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|Ekk Deewana Tha|
|Prateik is that rare thing - an actor blessed with effortless charm. He doesn't have to work too hard to make us like him. And even his obvious awkwardness in scenes that require more complex emotions becomes endearing. He brings a real sweetness to his character of Sachin, a young, middle-class, engineering student bitten by the movie bug, who dreams of someday directing his own film. Sadly however, Prateik's charm isn't enough to salvage this soggy love story that stretches beyond any reasonable limits of endurance.|
Sachin falls in love with Jessie, a Malayali Christian girl, inexplicably played by a British model named Amy Jackson. Amy, who has done one film in Tamil, is slathered with make-up to brown her white skin. She is sufficiently attractive but why a British model should be cast as an Indian remains an enduring mystery. Her skin tone is inconsistent, her acting is indifferent and her dialogue, obviously dubbed. And that is only one of this film's many problems. Ekk Deewana Tha is ostensibly about first love, which is thwarted here by religion, profession (her father believes that movies are sinful), language and culture. Director Gautham Menon, who has already made this film in Tamil and Telugu, sets up the differences well. There is a nice scene in which Sachin's sister, upon hearing that Jessie has barely seen any films because her father is anti-cinema, frankly tells her brother 'katley'. But then the love story, nurtured incredibly, by Sachin's mentor-cinematographer who doubles up as love guru and financier of girl-chasing trips, meanders at a sluggish pace. We go back and forth between Kerala and Mumbai, love and break-up, until absolute exhaustion sets in. The indifferent music by A. R. Rahman doesn't help. And just when you think it's all over, the film moves into Rockstar territory -the trauma of love turns Sachin into an artist.
Menon struggles to achieve grand emotion but the story is thin and the telling, insipid. Ekk Deewana Tha requires enormous patience and a healthy appetite for love stories. If you possess either, check it out.
February 17, 2012
Cast: Prateik Babbar, Amy Jackson, Manu Rishi, Sachin Khedekar
Director: Gautham Menon
With Ekk Deewana Tha director Gautham Menon takes his third stab at the same story, having directed successful Tamil and Telugu versions previously. This Hindi remake is a disappointing bore of a love story that tests your threshold for pain as it hobbles along indulgently for close to 2 hours and 40 minutes.
Prateik Babbar stars as Sachin, a 22-year-old middle-class engineering graduate who dreams of making movies one day. When his family moves into a rented home in Juhu, Sachin finds himself instantly smitten by the landlord's daughter Jessie (played by British model Amy Jackson) who lives in the house above.
Jessie is a year older than Sachin, she's a Malayali Christian, and her family has disdain for people involved with films. She's attracted to Sachin, but she knows it's not going to work out. Not one to give up easily, Sachin pursues her relentlessly, even following her all the way to Kerala in the hope of changing her mind. Floored by all the attention, she gives in'only to keep changing her mind every now and then, driving both Sachin and the audience completely nuts.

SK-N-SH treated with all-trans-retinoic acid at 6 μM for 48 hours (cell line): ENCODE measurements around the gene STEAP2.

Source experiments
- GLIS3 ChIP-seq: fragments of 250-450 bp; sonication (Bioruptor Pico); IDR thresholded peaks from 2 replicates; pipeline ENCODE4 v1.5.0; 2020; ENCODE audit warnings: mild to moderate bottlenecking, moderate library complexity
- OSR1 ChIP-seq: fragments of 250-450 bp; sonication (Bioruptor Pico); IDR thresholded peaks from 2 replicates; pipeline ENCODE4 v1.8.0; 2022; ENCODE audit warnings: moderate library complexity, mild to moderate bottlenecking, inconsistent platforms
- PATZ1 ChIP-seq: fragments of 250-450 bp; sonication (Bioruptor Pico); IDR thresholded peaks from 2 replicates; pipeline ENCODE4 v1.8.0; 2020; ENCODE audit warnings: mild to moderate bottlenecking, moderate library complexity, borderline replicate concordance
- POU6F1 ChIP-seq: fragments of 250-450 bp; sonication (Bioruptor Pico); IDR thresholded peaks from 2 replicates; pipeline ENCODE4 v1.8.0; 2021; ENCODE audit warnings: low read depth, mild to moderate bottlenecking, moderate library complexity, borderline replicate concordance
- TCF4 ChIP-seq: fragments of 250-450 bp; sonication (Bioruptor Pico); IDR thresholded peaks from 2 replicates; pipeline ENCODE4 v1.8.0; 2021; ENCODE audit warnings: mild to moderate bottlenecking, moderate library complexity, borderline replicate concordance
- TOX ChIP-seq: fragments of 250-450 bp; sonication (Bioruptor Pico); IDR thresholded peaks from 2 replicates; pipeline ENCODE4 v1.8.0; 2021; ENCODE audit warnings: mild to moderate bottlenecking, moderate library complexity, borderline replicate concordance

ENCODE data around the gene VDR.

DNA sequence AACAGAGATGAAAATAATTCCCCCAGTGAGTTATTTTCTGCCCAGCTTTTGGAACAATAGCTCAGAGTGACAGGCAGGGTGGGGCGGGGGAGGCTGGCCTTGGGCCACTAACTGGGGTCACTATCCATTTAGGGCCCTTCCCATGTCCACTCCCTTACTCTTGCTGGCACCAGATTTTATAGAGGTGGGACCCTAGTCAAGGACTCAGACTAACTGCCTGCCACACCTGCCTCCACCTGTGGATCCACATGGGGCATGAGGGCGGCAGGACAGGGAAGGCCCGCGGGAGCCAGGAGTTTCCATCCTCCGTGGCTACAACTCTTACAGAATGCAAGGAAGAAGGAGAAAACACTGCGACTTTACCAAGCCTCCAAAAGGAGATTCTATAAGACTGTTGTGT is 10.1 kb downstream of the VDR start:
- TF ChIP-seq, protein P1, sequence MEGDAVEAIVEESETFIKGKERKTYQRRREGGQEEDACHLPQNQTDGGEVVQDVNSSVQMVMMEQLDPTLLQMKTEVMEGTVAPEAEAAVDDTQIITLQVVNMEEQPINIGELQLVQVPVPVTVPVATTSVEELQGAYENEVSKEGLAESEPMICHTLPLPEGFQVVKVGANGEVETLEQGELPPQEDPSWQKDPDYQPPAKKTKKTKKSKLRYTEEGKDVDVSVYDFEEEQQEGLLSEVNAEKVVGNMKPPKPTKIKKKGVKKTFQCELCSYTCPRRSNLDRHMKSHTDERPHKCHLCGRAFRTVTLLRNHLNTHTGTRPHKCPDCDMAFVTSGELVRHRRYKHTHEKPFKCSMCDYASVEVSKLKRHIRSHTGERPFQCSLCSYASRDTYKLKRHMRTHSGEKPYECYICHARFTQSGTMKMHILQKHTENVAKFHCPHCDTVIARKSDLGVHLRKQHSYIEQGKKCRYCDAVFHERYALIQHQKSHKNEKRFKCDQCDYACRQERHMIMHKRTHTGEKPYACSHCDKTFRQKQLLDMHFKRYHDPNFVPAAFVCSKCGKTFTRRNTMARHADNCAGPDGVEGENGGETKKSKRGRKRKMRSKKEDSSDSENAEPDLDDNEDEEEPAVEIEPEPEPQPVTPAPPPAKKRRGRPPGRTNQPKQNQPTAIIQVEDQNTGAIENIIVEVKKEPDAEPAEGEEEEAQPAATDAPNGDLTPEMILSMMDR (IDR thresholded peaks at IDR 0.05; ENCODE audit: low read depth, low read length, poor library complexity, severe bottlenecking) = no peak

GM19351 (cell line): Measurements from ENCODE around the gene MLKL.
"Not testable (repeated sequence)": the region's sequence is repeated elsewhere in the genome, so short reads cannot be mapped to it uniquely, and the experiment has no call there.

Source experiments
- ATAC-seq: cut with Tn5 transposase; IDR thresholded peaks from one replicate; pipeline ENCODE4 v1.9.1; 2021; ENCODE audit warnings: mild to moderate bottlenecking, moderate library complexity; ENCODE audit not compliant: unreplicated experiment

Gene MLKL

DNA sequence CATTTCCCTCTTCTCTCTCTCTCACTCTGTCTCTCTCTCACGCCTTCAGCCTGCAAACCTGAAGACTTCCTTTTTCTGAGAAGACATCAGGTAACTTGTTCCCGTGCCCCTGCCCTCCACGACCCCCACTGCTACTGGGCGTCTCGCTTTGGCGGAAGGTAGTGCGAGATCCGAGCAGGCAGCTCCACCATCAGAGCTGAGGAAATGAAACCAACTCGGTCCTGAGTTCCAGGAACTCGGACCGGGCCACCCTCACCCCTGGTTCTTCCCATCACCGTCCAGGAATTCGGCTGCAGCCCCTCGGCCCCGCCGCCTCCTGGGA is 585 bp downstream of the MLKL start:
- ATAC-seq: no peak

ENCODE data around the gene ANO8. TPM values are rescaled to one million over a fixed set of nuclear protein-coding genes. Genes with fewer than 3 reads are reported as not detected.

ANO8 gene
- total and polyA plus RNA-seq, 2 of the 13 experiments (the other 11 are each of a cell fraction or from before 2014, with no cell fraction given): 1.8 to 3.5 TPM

Charming in a goofy sort of way, Prateik Babbar makes the film's first thirty minutes or so watchable even though very little happens here. His awkward body language and his nervous tics are refreshing, especially as his character, Sachin, skulks around spying on Jessie, and stalks her even. The same, unfortunately, can't be said for the film's pretty but vapid leading lady, whose lines appear to have been dubbed by someone much older than herself. Surprisingly, the actress is poorly made-up, and for much of the film sports an obviously fake tan. The couple's chemistry is lukewarm, and save for a few inspired moments their banter is grating.
Cutting between Mumbai and Kerala, the film's second half meanders carelessly, and at such a sluggish pace you'll have to check your pulse to make sure you're still breathing. Manu Rishi, who plays Sachin's mentor, and a Bollywood cameraman, infuses some energy with his smart lines and his natural style of acting. But it's not enough to save this sloppy film from its imminent fate. The resolution of the couple's conflict is so convenient, you'll want to smack them for not arriving at it one hour ago.
I'm going with a generous two out of five for Ekk Deewana Tha. Even A R Ramhan's score offers only sporadic relief. The only real discovery you make through this film is Prateik Babbar's immense likeability. Now if only the kid could act!
(This review first aired on CNN-IBN)
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